LOUISVILLE, Ky. (WAVE) - Three days a week, you’ll find about a dozen people at CORE Combat Sports in Louisville training for a fight. The fight, however, is not against another boxer, but with a disease.
“Parkinson's wants to seize you up. It just wants to crumple you in,” Holly Cooper said.
Cooper was diagnosed in August 2015.
“I only had a thumb tremor at that point and was just floored when I got the diagnosis,” Cooper said.
Three times a week, you’ll find her tightening the straps of her boxing gloves to continue the fight against the disease.
“[Parkinson’s is] going to be with us forever," Cooper said. “I mean we know this is going to be a very long fight. And if you don’t get moving now, it’s just going to be harder later.”
Cooper has been going to the class for about two and a half years.
“It gives me a reason to tie my shoes in the morning and whip a tiger in the afternoon,” Cooper laughed.
She said it’s helped her in so many ways, including sleeping better and giving her more energy. It has also given her a community who understands what she’s going through.
”It’s an extension of our family,” Cooper said. “These guys know more about Parkinson’s and how it affects me than my own family does."
Bill Reed has been working out at the class for about four years. He, too, was diagnosed with Parkinson’s in November 2011.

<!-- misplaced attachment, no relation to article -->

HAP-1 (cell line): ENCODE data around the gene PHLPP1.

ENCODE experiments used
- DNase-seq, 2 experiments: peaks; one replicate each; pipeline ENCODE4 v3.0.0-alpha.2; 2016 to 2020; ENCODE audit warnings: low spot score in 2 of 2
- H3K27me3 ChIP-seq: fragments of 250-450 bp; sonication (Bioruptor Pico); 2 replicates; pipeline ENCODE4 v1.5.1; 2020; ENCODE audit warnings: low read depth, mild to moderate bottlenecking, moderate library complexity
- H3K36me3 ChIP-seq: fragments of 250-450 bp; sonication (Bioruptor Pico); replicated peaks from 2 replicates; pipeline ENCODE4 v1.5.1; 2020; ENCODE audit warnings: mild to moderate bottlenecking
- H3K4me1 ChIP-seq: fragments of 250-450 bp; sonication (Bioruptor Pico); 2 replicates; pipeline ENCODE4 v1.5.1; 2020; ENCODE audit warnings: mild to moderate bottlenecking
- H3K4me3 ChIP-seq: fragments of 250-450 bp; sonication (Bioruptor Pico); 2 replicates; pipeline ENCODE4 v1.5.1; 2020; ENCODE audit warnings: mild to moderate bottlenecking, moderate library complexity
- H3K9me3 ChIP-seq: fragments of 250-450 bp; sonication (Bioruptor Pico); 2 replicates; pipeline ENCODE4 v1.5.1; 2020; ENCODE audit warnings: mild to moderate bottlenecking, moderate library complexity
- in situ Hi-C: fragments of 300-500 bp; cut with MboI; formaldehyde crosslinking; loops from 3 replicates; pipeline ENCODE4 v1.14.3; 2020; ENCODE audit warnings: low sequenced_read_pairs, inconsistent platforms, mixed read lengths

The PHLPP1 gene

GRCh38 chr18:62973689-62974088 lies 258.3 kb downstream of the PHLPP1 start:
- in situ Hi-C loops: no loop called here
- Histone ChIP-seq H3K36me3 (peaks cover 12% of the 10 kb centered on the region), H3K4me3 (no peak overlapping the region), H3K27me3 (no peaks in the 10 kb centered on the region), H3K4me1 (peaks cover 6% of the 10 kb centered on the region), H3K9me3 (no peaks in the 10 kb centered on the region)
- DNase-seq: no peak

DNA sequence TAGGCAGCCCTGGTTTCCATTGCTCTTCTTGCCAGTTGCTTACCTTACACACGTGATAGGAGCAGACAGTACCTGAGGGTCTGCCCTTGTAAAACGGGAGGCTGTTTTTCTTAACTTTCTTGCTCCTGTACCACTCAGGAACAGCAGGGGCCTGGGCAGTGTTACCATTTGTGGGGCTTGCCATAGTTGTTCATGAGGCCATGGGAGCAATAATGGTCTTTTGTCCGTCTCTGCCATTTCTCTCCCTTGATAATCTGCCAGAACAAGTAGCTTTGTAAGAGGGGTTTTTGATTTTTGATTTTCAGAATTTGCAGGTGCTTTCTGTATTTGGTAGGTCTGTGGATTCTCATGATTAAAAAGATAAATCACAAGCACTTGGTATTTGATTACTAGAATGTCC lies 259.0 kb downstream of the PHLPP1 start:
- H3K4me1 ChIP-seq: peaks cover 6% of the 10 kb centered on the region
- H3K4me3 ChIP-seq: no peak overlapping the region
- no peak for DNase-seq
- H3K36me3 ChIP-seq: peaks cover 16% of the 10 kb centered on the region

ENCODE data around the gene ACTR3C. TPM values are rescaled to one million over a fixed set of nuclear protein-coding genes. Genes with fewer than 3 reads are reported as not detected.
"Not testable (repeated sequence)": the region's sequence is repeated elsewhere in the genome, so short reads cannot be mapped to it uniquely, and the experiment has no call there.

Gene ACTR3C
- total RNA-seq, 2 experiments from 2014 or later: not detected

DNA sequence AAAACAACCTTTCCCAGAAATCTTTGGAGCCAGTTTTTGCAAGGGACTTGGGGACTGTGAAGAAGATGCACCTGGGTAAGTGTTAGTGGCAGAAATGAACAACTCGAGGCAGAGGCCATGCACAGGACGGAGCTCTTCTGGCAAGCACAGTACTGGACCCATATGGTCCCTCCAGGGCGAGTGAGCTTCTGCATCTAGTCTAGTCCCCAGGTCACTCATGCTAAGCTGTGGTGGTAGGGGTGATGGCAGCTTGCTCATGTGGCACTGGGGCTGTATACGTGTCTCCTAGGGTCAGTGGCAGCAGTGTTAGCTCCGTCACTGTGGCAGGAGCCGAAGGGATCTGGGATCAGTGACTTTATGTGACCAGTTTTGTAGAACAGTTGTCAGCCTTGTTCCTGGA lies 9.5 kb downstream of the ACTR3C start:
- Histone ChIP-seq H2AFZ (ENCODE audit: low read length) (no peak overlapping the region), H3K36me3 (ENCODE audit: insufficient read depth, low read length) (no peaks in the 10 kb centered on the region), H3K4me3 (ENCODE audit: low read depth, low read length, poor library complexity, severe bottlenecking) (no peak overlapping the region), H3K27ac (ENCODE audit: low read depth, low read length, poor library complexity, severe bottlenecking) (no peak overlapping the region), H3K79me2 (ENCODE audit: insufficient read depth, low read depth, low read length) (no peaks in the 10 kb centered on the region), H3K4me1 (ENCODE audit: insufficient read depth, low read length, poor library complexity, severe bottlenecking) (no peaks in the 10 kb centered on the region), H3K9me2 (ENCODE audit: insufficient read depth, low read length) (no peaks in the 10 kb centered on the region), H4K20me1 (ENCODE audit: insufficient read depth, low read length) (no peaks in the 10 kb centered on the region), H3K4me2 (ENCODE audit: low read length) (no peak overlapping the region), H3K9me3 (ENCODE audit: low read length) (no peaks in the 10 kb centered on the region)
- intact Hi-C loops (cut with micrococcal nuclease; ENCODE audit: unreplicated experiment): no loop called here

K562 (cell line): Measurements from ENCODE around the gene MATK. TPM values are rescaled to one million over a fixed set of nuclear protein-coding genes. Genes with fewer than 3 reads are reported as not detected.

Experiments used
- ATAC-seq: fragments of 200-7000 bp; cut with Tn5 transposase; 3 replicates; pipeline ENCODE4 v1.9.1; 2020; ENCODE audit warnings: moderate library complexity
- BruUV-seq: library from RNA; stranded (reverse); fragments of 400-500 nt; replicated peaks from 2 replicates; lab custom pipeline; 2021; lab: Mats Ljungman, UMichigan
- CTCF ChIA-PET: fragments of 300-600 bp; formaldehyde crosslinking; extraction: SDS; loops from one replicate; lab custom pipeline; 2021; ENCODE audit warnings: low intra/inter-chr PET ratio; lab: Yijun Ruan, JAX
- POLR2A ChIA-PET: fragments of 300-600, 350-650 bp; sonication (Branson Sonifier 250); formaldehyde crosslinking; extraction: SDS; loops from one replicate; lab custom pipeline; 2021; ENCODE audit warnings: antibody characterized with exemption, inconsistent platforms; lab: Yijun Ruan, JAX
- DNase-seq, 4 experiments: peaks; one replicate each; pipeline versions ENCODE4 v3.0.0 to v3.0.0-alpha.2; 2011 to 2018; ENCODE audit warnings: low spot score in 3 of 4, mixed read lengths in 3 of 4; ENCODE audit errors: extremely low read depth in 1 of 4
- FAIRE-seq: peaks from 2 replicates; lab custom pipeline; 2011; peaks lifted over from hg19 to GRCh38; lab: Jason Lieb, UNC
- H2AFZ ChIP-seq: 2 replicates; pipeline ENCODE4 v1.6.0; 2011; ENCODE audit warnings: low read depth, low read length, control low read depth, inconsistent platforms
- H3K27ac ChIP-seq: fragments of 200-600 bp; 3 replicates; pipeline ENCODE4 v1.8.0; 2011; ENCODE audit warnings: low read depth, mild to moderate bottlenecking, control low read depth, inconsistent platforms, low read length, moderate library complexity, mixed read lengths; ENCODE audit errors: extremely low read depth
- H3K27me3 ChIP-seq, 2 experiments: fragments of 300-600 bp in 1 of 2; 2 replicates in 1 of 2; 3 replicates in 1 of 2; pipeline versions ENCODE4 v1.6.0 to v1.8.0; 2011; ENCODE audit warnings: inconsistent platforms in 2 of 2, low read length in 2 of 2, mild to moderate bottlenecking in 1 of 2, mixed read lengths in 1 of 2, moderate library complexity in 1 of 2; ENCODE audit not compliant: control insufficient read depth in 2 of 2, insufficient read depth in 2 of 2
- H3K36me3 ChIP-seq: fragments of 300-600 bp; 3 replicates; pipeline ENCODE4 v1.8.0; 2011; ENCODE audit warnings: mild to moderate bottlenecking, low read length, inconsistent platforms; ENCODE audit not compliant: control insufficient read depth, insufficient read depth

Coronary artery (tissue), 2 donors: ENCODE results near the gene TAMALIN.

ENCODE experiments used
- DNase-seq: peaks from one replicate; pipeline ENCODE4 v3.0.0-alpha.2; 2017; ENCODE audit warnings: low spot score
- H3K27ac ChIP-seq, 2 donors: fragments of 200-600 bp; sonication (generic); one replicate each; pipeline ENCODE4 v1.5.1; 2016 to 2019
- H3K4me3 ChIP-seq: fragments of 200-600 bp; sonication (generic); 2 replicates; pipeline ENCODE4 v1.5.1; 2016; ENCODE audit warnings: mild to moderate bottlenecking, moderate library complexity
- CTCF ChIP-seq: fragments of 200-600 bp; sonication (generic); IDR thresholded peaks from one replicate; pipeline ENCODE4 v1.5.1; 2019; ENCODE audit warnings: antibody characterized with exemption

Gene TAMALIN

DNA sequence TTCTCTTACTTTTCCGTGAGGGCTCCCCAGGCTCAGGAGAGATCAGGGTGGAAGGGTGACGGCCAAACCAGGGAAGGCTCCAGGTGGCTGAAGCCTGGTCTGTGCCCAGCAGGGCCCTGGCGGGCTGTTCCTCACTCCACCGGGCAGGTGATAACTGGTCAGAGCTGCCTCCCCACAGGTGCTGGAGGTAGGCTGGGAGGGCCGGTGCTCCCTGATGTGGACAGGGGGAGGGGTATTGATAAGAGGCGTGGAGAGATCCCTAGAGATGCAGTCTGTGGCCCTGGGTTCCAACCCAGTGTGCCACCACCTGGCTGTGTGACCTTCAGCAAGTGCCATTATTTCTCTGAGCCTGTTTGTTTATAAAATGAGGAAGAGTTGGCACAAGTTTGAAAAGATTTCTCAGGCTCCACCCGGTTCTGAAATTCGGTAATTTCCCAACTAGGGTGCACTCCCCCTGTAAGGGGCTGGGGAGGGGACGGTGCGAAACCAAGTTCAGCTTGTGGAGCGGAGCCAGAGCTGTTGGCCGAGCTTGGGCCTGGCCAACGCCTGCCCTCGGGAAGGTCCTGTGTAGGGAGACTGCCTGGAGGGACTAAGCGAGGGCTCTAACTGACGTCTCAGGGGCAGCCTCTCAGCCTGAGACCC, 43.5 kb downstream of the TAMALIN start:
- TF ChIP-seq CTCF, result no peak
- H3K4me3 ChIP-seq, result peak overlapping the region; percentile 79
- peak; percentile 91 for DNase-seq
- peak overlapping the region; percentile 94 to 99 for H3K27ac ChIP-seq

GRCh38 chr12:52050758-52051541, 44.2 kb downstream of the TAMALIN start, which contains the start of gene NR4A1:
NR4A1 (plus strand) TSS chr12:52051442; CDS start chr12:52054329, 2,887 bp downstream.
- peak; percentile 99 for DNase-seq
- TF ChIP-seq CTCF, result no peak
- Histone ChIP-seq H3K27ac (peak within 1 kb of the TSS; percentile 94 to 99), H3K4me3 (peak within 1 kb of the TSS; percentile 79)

“Parkinson's is the gift that keeps taking. And this class helps delay what it takes,” Reed said.
The class meets for about an hour and a half, starting with small warm ups of tossing a tennis ball around to each other to help with hand-eye coordination.
“I’ve seen people who weren’t able to reach down touch the floor, or be coordinated with balls or hit the bag,” Coach Abdul Jarvis said. “I’ve seen them get more proficient in that.”
Jarvis leads the Rock Steady Boxing class at CORE Combat Sports, designed to help Parkinson’s patients with their coordination and overall well-being.
“Nobody is more consistent than these people," Jarvis said. "These people are here every Monday, Wednesday and Friday.”
Jarvis also teaches boxing for kids and professional boxers. He said there’s nothing like his class full of Parkinson’s patients.
“They really, really love doing this,” Jarvis said. “Nobody is making them do it.”
He and another coach, Max, help them stretch, put the gloves on and throw punches.
“It's been a proven fact that exercise helps improve life and stave off the disease for a period of time,” Jarvis said.
Reed believes it’s working.
“I notice a boost in energy when I’m done. It hasn’t hurt me that’s for sure,” Reed laughed.
Those with Parkinson’s are not in the fight alone. Many family members also go to the classes to join in on the workout and encourage their loved ones. Cooper said each of her family members has joined her for at least a class, and her husband is there every single one.
For more information about Rock Steady Boxing, or to find a class, click or tap here.